Historical and Commemorative Medals
Collection of Benjamin Weiss


WYON, Joseph Shepherd & Alfred Benjamin: Turkey, 1867, Bronze, 76 mm
Obv: Bust of Sultan Abdul Aziz wearing fez    ABDULAZIZ OTHOMANORUM IMPERATOR - LONDINIUM INVISIT MDCCCLXVII (Abdülaziz Emperor of the Ottomans Visited London 1867)
Rev: Londinia (City of London), standing before a burning altar decorated with the city shield and inscribed   WELCOME, clasping hand of Ottoman Empire (Turkey); behind are St. Paul's Cathedral and the Mosque of Sultan Ahmed (Blue Mosque) at Constantinople (Istanbul). 
Signed: J.S. & A.B. WYON SC.
Mintage: 350
In original case of issue (see Appendix)
Ref: Welch 10; BHM 270/2872; Eimer 187/1591;  Eldem 235;  Weiss BW295

Abdul Aziz (1830-1876) was the second son of Sultan Mahmud II. He succeeded his brother Abdul-Mejid and became Sultan of Turkey in 1861. In 1870 he created the Bulgarian exarchate (an administrative district of the Eastern Orthodox Church in the Byzantine Empire), thus separating the Bulgarian church from the Greek church at Constantinople. He acquired great wealth but squandered it extravagantly; he built, for example, the Beylerbeyi Palace, a fantasy in white marble amid magnolia filled gardens, on the Bosphorus' Asian shore. Used as the Sultan's summer residence and hunting lodge, it was offered to the most distinguished foreign dignitaries during their visits. Empress Eugenie of France was among its residents. The sultan's incapacity and extravagance in Turkey led to an outbreak of Moslem discontent and fanaticism and culminated in Bulgarian atrocities. Abdul Aziz was deposed in 1876 by a group of prominent politicians. His death is attributed to suicide. Abdul Aziz was the first Ottoman sultan to travel to western Europe, an important part of which was his visit to the City of London in 1867, the event commemorated by this medal.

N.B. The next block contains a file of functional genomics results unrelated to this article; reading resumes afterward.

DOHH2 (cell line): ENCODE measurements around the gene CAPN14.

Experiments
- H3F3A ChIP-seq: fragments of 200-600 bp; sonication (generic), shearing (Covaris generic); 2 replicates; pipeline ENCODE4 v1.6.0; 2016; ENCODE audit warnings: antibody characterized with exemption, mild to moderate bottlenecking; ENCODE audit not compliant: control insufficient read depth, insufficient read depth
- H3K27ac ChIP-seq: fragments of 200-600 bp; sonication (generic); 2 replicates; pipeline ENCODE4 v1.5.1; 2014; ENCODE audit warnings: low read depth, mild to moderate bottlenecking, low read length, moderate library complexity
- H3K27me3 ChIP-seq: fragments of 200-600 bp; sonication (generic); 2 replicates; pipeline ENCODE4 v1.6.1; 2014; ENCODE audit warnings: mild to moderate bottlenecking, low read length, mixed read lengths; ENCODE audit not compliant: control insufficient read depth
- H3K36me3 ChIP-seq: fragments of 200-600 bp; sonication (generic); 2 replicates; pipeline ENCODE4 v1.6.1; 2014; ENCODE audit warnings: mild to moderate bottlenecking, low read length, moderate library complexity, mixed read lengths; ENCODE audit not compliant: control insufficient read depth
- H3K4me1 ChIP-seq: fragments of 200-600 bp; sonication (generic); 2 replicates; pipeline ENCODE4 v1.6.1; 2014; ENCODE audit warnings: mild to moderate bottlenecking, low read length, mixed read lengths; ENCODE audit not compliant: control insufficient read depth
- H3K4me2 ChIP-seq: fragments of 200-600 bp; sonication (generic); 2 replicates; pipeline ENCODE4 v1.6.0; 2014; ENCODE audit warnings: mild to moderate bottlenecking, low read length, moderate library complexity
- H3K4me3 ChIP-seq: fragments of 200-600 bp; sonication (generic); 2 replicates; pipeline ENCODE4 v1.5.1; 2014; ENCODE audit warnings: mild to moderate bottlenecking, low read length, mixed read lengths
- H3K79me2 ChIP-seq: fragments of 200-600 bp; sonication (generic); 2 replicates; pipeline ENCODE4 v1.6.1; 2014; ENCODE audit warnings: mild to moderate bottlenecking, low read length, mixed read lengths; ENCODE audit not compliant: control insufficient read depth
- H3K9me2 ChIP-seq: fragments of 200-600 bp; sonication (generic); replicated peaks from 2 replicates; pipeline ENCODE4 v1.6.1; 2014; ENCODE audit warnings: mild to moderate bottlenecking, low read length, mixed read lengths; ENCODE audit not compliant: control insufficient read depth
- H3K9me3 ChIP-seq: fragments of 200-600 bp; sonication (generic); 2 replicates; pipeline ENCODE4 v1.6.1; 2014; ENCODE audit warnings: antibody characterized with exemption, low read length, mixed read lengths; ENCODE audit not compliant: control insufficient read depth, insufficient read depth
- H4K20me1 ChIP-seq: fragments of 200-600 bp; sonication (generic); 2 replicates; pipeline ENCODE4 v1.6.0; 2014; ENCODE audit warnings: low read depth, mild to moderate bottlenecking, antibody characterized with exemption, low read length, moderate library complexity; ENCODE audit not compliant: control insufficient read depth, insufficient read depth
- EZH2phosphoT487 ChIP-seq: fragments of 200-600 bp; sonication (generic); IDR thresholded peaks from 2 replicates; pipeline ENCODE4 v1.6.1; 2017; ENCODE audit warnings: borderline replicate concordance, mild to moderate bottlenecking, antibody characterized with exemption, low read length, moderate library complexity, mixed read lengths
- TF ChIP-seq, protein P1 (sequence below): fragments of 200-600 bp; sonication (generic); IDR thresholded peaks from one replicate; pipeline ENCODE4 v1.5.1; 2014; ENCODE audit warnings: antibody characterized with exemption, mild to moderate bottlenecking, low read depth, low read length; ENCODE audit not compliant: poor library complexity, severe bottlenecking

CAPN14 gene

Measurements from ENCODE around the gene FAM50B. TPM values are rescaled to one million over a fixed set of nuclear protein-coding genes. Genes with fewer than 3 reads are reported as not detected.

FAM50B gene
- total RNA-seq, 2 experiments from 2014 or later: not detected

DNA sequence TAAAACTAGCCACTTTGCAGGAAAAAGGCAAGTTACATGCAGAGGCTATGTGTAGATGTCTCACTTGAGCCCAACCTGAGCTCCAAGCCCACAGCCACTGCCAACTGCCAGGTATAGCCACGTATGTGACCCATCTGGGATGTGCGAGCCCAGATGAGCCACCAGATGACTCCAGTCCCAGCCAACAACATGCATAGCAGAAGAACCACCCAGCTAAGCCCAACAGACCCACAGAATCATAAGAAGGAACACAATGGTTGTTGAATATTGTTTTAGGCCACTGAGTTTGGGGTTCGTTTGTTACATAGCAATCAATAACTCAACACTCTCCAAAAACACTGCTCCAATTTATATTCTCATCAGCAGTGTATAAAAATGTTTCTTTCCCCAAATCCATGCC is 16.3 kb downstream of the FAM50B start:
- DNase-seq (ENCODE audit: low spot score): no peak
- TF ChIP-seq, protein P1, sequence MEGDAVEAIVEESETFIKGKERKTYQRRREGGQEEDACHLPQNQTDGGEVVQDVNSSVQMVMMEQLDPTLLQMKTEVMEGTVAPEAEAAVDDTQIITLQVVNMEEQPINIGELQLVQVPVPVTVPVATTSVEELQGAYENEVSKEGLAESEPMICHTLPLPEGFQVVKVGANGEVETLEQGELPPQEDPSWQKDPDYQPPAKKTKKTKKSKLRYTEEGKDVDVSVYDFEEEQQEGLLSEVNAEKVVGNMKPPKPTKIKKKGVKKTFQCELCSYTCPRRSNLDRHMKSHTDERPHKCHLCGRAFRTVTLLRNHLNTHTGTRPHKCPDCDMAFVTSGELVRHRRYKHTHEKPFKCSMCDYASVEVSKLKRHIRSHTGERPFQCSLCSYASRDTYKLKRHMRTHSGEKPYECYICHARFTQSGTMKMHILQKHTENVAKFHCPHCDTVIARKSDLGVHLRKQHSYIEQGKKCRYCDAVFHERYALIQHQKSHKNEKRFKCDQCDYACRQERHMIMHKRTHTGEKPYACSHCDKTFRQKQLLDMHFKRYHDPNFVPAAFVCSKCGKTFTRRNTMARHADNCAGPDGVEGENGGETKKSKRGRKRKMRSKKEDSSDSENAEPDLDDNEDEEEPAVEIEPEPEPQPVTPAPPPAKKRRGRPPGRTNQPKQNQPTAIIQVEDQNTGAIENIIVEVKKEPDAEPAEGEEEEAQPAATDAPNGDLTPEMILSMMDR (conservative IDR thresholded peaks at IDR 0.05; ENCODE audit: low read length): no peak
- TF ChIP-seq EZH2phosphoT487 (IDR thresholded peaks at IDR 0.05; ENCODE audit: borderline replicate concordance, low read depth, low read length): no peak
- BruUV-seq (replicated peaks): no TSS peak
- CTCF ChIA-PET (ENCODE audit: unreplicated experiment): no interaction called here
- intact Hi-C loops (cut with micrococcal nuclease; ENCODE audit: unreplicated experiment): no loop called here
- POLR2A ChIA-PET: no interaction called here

The Mosque of Sultan Ahmed, depicted on the reverse of this medal,  is incorrectly identified as the Mosque of St. Sophia in Welch's Numismata Londinensia, despite the reference to "the Mosque of Sultan Achmet" inside the medal's original casing.  [The spelling of Ahmed has changed through the years: Achmet is an antiquated English spelling, the one used on the case of this medal; the old Turkish is Ahmed, and the current spelling is Ahmet (Edhem Eldem, personal communication)].  The mosque is noted for its predominantly blue Iznik tilework — whence it derives the name more common to foreigners, 'The Blue Mosque'.

The Blue Mosque was completed in 1616 by Sultan Ahmet I, and is famous for being the first mosque in Turkey to have six minarets. Facing Hagia Sophia, from which it borrows certain stylistic elements, the Blue Mosque combines the two great influences of Byzantine and Ottoman religious architecture.

The photograph used as a model for this medal was provided by Bahattin Öztuncay.

LINK to photo of Mosque of Sultan Ahmed (Blue Mosque)(from GreatBuildings.com)

LINK to photo of Hagia Sophia